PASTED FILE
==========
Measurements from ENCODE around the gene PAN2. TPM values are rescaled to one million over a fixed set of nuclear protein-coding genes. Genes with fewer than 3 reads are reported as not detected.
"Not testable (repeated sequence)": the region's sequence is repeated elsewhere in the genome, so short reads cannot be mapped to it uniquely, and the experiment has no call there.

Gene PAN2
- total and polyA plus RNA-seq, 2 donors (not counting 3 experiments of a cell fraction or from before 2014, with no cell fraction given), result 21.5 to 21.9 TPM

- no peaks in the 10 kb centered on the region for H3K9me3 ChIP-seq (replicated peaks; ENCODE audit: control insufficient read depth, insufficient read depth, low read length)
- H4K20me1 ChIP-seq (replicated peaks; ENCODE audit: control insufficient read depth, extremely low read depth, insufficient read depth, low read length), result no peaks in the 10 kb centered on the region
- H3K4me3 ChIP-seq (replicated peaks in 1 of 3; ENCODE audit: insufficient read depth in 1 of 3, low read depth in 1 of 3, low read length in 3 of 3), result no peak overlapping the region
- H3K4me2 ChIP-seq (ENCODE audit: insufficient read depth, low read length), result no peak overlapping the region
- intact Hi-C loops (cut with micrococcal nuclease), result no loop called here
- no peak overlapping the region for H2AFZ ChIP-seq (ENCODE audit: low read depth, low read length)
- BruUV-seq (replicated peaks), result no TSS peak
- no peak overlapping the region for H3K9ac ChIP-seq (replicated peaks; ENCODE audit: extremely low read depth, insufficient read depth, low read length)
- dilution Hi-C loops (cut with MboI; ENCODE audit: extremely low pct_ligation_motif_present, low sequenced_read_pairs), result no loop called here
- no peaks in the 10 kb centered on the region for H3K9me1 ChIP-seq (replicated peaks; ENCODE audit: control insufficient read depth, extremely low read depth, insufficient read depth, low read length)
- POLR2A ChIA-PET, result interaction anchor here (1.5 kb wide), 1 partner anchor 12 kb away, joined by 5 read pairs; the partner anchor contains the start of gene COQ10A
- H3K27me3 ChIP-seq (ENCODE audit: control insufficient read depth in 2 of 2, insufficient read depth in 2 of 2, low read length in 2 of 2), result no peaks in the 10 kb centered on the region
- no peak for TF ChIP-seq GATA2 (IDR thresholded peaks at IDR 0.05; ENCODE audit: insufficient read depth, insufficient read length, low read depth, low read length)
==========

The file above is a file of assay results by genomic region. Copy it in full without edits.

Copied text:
Measurements from ENCODE around the gene PAN2. TPM values are rescaled to one million over a fixed set of nuclear protein-coding genes. Genes with fewer than 3 reads are reported as not detected.
"Not testable (repeated sequence)": the region's sequence is repeated elsewhere in the genome, so short reads cannot be mapped to it uniquely, and the experiment has no call there.

Gene PAN2
- total and polyA plus RNA-seq, 2 donors (not counting 3 experiments of a cell fraction or from before 2014, with no cell fraction given), result 21.5 to 21.9 TPM

- no peaks in the 10 kb centered on the region for H3K9me3 ChIP-seq (replicated peaks; ENCODE audit: control insufficient read depth, insufficient read depth, low read length)
- H4K20me1 ChIP-seq (replicated peaks; ENCODE audit: control insufficient read depth, extremely low read depth, insufficient read depth, low read length), result no peaks in the 10 kb centered on the region
- H3K4me3 ChIP-seq (replicated peaks in 1 of 3; ENCODE audit: insufficient read depth in 1 of 3, low read depth in 1 of 3, low read length in 3 of 3), result no peak overlapping the region
- H3K4me2 ChIP-seq (ENCODE audit: insufficient read depth, low read length), result no peak overlapping the region
- intact Hi-C loops (cut with micrococcal nuclease), result no loop called here
- no peak overlapping the region for H2AFZ ChIP-seq (ENCODE audit: low read depth, low read length)
- BruUV-seq (replicated peaks), result no TSS peak
- no peak overlapping the region for H3K9ac ChIP-seq (replicated peaks; ENCODE audit: extremely low read depth, insufficient read depth, low read length)
- dilution Hi-C loops (cut with MboI; ENCODE audit: extremely low pct_ligation_motif_present, low sequenced_read_pairs), result no loop called here
- no peaks in the 10 kb centered on the region for H3K9me1 ChIP-seq (replicated peaks; ENCODE audit: control insufficient read depth, extremely low read depth, insufficient read depth, low read length)
- POLR2A ChIA-PET, result interaction anchor here (1.5 kb wide), 1 partner anchor 12 kb away, joined by 5 read pairs; the partner anchor contains the start of gene COQ10A
- H3K27me3 ChIP-seq (ENCODE audit: control insufficient read depth in 2 of 2, insufficient read depth in 2 of 2, low read length in 2 of 2), result no peaks in the 10 kb centered on the region
- no peak for TF ChIP-seq GATA2 (IDR thresholded peaks at IDR 0.05; ENCODE audit: insufficient read depth, insufficient read length, low read depth, low read length)